Thursday, February 17, 2011

Reader's Diary #687- Albert Canadien: From Lishamie

The long term impact of Stephen Harper's residential school apology in 2008 remains to be seen, but I have to wonder if it was partly behind the reason why I find myself the owner of not one but two residential school memoirs written this past year (the other is Alice Blondin-Perrin's My Heart Shook Like a Drum). Are there more being published? Or am I just more aware?

Of course when most of us who didn't go, and didn't have relatives that went, think of residential schools, our mind immediately goes to the stories of physical, emotional, and even sexual abuse. Certainly the media has highlighted many such tales, but Albert Canadien's memoir helps show the more chronic, corrosive side. My dad (a white Newfoundlander), as many in his generation would tell you, went to a school where teachers would think nothing of smacking a student in the back of the head if they weren't on task, sticking a dunce cap on a child and poking them in the corner, giving a child a belt, physically and verbally disciplining and intentionally or otherwise, humiliating them. My mom tells a story of getting an inch long welt across the back of her neck from a piece of chalk fired from across the room when she whispered to her friend. Schools back then weren't great for anyone, and I guess for some, they aren't great today, but that's getting even further away from my point. What is my point? When you look at isolated pages from Canadien's book, you could make the case that things weren't that bad for Albert Canadien, or at least any worse than other Canadians in non-residential schools; he got cracked across the knuckles by nuns with soup ladles or keys and watched his friends get kicked or humiliated by teachers. Horrible yes, but not out of the ordinary. There were even some fun days: trying skis for the first time, fishing, and so on. However, it's in the larger context where Canadien excels.

Albert Canadien, a Dene man originally from Lishamie, Northwest Territories, and now living in Yellowknife, recounts being taken away from his parents at the age of 7 to Fort Providence to attend Catholic school. If my parents saw or experienced abuses at their schools, they still went home at the end of the day. Canadien did not. If my parents disobeyed the rules, they at least new what the rules were. Often, especially at the beginning before learning English, Canadien did not. The teachers at my parents school were of the same culture, Canadien's were not.

Some of the grey nuns (Canadien's teachers) were nice people, some were not, but it's the ones that meant well and missed the mark that I found most depressing. In one particularly poignant scene, Canadien recounts a day when the nuns decided to do something fun for the kids: pick a king and queen for the day. Boys put their names in one hat, the girls in another and two names were drawn. This couple was honoured with makeshift crowns, given a special seating at the dining hall, and lavished with attention. The nuns were practically giddy. The kids on the other hand were mortified. Those not picked were relieved and felt sorry for the chosen two, who were being stared at and paired unwittingly with a member of the opposite sex, who for the most part the nuns had been keeping separated prior to this day. What did royalty mean to these kids? They're almost irrelevant to most Canadian kids today, let alone to Dene Canadian kids back in the 50s and 60s, most of whom hadn't even heard of fairy tales before attending residential schools. This discord between the nuns' intentions and the sorry outcome may not be one of the more horrific stories you'll ever hear connected with the residential schools, but something about it really saddened me.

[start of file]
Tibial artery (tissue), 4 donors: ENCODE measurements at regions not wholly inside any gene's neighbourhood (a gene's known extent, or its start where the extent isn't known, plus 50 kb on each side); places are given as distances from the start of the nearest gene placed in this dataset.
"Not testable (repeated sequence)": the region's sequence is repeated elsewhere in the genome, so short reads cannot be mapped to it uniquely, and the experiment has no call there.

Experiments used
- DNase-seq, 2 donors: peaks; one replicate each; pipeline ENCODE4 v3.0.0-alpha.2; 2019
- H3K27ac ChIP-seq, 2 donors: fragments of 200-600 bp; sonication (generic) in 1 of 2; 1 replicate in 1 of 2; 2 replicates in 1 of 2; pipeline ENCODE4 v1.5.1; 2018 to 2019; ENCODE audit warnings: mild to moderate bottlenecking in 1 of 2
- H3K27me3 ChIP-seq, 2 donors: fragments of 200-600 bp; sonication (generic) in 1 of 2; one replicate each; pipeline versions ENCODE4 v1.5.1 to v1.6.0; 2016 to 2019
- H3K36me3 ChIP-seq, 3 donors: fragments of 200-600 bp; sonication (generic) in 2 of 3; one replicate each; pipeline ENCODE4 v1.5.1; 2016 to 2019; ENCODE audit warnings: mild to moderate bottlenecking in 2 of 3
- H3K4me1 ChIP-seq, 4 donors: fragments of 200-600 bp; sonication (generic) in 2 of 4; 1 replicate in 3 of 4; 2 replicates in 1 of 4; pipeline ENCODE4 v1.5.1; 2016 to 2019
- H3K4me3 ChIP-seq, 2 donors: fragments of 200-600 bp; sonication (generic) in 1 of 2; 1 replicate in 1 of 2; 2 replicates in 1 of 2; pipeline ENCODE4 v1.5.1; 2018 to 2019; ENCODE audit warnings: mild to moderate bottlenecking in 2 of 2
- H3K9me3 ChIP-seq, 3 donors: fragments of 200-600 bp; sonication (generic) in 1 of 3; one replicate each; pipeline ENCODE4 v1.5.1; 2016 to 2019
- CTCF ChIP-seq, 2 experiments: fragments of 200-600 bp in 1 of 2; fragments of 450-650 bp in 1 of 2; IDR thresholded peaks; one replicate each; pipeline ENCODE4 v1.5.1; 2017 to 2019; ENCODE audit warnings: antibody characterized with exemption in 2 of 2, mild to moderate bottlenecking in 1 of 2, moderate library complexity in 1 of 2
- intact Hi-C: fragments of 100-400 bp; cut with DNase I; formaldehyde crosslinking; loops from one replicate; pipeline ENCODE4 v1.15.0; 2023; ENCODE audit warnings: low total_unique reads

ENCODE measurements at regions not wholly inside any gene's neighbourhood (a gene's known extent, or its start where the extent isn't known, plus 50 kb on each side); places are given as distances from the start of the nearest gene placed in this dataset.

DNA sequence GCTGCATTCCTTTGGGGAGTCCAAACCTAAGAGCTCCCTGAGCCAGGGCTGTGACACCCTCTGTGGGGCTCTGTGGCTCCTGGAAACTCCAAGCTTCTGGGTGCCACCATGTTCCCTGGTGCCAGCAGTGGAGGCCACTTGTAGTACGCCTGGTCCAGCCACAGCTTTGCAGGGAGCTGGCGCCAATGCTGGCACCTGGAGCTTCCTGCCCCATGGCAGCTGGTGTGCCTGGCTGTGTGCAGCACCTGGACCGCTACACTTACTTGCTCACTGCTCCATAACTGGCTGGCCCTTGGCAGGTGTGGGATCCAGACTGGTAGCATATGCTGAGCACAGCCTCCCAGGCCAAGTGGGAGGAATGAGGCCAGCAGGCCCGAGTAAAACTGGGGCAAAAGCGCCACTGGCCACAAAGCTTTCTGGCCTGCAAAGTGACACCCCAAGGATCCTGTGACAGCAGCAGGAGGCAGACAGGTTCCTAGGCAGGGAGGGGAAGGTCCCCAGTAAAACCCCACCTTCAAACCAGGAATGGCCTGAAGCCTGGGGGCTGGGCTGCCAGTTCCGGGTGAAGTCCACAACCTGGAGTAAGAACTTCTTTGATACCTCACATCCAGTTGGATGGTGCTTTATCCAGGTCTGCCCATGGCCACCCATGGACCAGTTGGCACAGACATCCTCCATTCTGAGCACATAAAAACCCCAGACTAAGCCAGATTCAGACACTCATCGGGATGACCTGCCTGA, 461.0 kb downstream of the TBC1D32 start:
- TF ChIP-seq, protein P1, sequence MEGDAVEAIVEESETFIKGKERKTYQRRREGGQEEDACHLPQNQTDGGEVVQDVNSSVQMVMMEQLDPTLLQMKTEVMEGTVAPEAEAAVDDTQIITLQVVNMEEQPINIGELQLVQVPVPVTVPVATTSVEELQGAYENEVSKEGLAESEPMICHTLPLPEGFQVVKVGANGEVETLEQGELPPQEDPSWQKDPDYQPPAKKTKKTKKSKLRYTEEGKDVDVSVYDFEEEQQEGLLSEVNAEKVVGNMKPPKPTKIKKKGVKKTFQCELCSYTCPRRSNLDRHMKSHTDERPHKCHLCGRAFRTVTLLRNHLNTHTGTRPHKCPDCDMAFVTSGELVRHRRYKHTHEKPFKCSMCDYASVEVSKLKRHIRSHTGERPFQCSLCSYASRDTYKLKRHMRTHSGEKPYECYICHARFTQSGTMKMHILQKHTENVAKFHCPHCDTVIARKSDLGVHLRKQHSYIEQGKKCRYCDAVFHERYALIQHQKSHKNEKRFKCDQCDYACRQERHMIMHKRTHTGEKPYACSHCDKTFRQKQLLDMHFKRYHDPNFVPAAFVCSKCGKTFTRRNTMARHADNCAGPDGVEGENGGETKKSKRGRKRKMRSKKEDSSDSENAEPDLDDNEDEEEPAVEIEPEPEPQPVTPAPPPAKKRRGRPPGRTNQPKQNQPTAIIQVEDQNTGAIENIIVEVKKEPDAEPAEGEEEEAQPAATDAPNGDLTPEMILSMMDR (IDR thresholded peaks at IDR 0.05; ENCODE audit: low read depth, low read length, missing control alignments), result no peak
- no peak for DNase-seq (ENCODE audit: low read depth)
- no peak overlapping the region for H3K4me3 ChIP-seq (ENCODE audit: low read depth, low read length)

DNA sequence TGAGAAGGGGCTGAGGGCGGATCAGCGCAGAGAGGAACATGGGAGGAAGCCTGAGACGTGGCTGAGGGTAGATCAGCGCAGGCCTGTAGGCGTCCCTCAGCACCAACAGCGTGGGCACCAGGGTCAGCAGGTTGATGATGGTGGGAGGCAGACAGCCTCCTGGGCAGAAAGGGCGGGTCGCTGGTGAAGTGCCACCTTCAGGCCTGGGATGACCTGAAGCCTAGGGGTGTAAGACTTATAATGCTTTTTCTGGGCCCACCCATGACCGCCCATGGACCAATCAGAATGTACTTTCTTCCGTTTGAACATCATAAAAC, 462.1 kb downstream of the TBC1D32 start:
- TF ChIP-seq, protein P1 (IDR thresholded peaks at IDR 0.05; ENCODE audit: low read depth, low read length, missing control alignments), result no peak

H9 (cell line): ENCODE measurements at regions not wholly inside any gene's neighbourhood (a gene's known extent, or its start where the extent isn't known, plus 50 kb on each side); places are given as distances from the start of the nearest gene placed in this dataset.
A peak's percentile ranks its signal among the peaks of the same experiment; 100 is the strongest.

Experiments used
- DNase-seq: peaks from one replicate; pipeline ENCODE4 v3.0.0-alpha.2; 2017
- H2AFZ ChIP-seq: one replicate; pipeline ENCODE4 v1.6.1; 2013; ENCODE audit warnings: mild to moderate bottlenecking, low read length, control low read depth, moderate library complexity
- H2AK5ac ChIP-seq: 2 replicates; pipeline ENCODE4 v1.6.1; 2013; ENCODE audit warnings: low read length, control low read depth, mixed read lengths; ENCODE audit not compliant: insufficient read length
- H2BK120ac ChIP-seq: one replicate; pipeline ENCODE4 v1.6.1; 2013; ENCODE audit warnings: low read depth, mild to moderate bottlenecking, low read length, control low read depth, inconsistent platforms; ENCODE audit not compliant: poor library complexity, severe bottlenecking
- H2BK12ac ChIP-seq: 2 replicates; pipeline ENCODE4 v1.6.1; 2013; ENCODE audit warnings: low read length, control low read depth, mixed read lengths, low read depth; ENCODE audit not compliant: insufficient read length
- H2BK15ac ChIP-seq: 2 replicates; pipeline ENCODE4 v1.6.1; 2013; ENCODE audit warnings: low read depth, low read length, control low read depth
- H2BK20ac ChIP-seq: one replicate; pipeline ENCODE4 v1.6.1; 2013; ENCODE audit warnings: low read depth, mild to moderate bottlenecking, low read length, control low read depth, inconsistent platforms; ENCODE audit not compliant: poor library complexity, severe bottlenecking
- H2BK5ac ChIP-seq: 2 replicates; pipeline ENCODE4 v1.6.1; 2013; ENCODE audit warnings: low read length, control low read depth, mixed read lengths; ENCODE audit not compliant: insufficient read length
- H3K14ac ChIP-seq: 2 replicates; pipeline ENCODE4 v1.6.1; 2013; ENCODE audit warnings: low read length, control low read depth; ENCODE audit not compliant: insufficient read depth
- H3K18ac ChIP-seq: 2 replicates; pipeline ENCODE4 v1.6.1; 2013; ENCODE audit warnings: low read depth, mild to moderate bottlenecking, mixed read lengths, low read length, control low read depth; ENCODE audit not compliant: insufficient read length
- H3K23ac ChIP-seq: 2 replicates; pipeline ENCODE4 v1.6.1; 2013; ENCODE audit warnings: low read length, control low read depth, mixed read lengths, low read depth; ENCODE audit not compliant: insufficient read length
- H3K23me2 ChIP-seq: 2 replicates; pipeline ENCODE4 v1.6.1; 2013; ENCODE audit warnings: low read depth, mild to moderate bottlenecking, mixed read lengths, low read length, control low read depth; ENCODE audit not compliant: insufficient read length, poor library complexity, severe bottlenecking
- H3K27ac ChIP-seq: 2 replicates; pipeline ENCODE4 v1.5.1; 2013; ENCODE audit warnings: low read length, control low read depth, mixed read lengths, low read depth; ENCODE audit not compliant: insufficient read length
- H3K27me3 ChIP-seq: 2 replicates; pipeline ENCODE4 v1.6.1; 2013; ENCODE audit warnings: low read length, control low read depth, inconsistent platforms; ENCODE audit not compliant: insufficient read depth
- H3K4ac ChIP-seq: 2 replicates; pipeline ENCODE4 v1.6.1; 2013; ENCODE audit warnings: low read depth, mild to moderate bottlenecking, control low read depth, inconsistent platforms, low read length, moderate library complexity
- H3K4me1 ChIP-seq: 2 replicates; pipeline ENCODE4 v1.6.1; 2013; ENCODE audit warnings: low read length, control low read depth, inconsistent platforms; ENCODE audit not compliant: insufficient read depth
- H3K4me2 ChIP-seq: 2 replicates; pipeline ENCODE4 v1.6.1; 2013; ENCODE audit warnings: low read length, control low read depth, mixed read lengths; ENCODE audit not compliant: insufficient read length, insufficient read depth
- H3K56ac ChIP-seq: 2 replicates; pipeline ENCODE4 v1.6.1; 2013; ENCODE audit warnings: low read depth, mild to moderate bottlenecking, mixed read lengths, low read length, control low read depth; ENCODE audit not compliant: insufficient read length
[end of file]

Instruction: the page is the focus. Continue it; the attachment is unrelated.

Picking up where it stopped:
At other times Canadien's account seems too factual, nearly void of emotion. Very often his feelings needed to be inferred. However, in one short paragraph, he hints at why this might be and arguably the style of the book itself becomes another tragic reminder:
...being forced to follow a structured life under the strict watch of the priests, Sisters, Brothers, and being afraid to question anything or show emotion, did have an affect on me. [...] It is one of the legacies of residential school life.
From Lishamie is a highly controlled, very detailed memoir, but traces of emotion and Canadien's warm personality manage to seep through. We should be happy that he managed to hold on to that. He has my utmost respect.


Kate said...

Wow. Sounds like a compelling read.

Megan said...

Any desire I might have had to read this book went out the window when I heard the author on CBC, comparing his experiences to those of people in Nazi concentration camps. He made this comparison repeatedly; it wasn't a slip of the tongue.

John Mutford said...

Kate: It is.

Megan: He does that once or twice in the book, too. I took it as merely noting some similarities rather than saying everything was identical or that things were equally as bad all around. I don't have an issue with that, but perhaps it's wise not to go near those comparisons. When it comes to Nazis and concentration camps maybe there is no "merely."

Barbara Bruederlin said...

This would be a difficult book to read, but one that ultimately needs to be written.